Lady Becca sighed.

        But, this place isn’t my home anymore, not with all my Sweet Loves gone, La­dy Becca thought, whilst discarding the dia­mond and gold-­hearted be­­troth­­al ring upon a side table. She did keep her Mar­cus’ wed­ding ring as the lone jewel on her finger in her fisted hand, where it alone would al­ways remain.

        She scowled, as she leaned to be gone but warily stood still, tug­ging on her gloves, to listen for any stirrings from her maids’ or from the corridor before her apartment, as she thought.

        Maybe Lord Padraic’s curses will prove a blessing. After all. These are such interesting times. Too interesting, by far.

        “And it will be a delicious pleasure to leave these times far, far behind me. And never return,” she whispered, in satisfaction.

        Becca smirked into the dark eyes of her mirrored image, before slipping a lady’s full vizard mask upon her face, clenching the bead holder in her side teeth. The mask obscured her vibrant coloring, as she pulled her hood forward, entirely veiling her swarthy tresses, prior to tipping forth from this luxurious coffin and into….

        Long corridors, abbreviated corridors, halls crossing galleries within meandering corridors. She recalled with annoyance someone proudly stating, “White Hall Palace has over fifteen hundred rooms!”

        “ ‘Over’? What’s the exact count?” Little Becca had blurted, and that Someone had sputtered, red-faced, “I-I’m not ... really ... certain.”

        Becca had stopped herself from precociously asking had he got­ten lost in his counts or in the palace’s damnable rabbit warren of passageways, or both. But, she had refrained; which had been a major accomplishment for an inquisitive ten-year-old to do on her own, even after two years at Court.

        Blasted, she mentally cursed now, abruptly pausing, yet again, at more passing footsteps, before continuing her attempt to escape her home within a royal palace. In this time of ... fleeing, it was per­versely without end, as she repeatedly froze to not show movement, or was ever slipping into dark nooks to conceal her passage. And, to make it all the corridors worse, there really were far too many a late-night sly fox or ravenous wolf sneaking about upon their trails of prey. Wild night life was everywhere! There was even a cow­er­ing dog or two and at least one weasel, slinking off across her path in a pack. Probably to gamble whether King James the Catholic would—.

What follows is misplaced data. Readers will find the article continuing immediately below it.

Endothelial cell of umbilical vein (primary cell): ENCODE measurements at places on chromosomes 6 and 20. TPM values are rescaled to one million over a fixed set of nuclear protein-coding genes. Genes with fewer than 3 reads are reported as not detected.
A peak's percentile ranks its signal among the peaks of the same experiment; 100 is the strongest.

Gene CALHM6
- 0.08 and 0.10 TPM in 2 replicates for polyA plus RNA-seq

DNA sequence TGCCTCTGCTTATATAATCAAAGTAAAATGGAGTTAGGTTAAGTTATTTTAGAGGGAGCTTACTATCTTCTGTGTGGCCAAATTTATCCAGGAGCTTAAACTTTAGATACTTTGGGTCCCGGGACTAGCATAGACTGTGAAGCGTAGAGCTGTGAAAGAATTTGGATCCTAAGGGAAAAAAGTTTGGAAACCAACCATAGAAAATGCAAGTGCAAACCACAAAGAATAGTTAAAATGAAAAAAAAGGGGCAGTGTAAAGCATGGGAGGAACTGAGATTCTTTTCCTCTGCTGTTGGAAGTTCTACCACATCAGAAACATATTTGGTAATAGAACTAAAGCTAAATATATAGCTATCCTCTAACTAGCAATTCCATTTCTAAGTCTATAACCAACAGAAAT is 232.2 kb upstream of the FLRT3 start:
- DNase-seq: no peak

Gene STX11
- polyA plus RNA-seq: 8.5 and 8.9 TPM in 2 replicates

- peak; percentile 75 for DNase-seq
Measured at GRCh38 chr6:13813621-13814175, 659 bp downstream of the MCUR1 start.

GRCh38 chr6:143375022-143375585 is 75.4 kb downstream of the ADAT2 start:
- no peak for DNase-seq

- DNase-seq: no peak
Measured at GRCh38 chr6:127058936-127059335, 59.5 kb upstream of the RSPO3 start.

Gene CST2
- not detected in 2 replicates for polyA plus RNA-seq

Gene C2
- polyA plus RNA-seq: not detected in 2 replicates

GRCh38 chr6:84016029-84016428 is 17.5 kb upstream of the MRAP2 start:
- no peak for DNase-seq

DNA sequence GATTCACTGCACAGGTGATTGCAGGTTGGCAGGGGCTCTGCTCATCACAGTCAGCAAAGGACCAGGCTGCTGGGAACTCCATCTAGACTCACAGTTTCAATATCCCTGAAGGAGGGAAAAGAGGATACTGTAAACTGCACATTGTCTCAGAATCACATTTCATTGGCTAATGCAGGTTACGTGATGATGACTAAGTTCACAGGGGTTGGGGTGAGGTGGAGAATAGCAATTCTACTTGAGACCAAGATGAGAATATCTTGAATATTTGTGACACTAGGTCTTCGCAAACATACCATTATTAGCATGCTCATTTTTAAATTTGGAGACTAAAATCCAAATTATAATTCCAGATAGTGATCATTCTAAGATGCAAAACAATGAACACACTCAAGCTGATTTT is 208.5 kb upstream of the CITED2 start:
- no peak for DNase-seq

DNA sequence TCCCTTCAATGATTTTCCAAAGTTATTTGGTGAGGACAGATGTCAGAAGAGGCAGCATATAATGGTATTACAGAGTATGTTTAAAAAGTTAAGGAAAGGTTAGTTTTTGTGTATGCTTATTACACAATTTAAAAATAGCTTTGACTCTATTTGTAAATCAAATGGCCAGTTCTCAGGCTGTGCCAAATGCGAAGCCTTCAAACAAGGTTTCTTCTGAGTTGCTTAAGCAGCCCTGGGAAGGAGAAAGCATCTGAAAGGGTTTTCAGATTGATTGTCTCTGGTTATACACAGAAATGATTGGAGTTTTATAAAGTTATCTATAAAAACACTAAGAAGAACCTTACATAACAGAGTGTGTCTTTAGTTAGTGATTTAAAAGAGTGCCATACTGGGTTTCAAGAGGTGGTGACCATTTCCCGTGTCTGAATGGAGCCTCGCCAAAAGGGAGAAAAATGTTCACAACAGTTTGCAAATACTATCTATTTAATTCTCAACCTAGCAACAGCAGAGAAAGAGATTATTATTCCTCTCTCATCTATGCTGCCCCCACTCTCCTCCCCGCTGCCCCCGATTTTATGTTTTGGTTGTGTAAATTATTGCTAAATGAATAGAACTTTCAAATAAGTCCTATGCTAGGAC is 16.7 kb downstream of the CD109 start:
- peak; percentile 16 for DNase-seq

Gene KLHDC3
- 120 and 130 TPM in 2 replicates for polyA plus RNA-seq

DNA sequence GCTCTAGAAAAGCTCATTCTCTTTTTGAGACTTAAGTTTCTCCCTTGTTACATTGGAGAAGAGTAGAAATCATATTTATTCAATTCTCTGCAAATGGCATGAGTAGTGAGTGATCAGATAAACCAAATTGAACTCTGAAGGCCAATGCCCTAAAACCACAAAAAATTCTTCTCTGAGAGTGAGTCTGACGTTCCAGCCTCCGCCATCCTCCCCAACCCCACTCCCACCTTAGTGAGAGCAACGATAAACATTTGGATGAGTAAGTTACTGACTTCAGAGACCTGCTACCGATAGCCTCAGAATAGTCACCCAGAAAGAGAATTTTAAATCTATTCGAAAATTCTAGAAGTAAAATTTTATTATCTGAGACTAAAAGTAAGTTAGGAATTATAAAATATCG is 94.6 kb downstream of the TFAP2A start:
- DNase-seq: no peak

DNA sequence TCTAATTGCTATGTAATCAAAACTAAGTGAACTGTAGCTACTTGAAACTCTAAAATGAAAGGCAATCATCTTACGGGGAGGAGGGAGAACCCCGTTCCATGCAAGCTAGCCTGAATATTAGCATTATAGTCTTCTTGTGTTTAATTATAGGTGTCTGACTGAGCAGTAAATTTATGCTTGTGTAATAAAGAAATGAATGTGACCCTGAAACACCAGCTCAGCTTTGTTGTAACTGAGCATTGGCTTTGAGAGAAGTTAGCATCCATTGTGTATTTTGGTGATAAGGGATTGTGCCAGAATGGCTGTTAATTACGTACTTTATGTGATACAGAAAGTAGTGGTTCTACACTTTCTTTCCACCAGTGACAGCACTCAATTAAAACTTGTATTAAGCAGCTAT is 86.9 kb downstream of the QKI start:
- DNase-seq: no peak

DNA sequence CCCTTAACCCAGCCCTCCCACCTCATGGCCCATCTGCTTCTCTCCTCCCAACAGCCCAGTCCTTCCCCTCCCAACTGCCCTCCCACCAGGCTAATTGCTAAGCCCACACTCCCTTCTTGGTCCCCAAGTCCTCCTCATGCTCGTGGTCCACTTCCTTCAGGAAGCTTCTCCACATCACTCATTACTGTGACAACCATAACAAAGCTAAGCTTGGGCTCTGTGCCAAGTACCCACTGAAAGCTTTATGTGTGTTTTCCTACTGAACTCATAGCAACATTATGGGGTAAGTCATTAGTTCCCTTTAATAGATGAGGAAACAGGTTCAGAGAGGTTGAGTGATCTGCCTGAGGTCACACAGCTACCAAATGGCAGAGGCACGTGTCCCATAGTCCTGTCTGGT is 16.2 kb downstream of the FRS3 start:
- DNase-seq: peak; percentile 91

Oh, now they’re dawdling, arguing about to whose apartment or salon to retire. Their interfering in her escape was bloody exhausting!

        “Life at Court is much like the Royal Zoo, Mistress Rebecca; be wary of your path and what, or who, crosses it, so nothing may claw or devour you, my ten­der Darkling,” her now supposed betrothed had first instructed her long ago, and again since, with his sharp Voice of Command intimately warm, filled with unwanted fondness and ... warning. For her.

        Who was he to warn her about anything!

        Damnably unfortunate, though, he’d been quite right about this being like the Tower Zoo.

        Lord Jon may have given her good advice, and he was a great man, for everyone said so; but, for her part, Becca still did not want to be neither Mistress nor Wife to Great Britain’s “our great White Wolf.”

        “Bloody Od’s Bod’kin!” she softly cursed again at an all too fam­ili­ar sound in this palace. She slinked aside from the main corri­dor into a dark alcove, then held still a long, long whilst in its murk, as the elder Lady Ashmore and a rakish, hardy soldier—who wasn’t even an officer, let alone of noble name—were committing intimacies Lord Ashmore would have been highly livid about, had he been able to run and catch them up with his gouty foot.

        Blasted, I’ll be right here all night, Becca moaned in thought. If I had paints and brush, I’ll have time to paint their portrait of Lovers in Adultery.

        Lady Ashmore threw her head back against the wall in hard sur­prise as the soldier’s rough-hewn fingers found something pleas­ant under her skirts.

        “Ow! Oooh.”

        The younger Ashmore, Lady Jane, would have been appalled at her mother’s preposterous assignation; being “too old for such friv­olity,” and married to her father; especially with a soldier, who wasn’t even an officer! “Mother! At your age!” And especially with this red­coat, for he’d already had his fingers and other manly bits under daugh­ter Lady Jane’s skirts.

        Obviously, he’s quite fond of the Ashmores.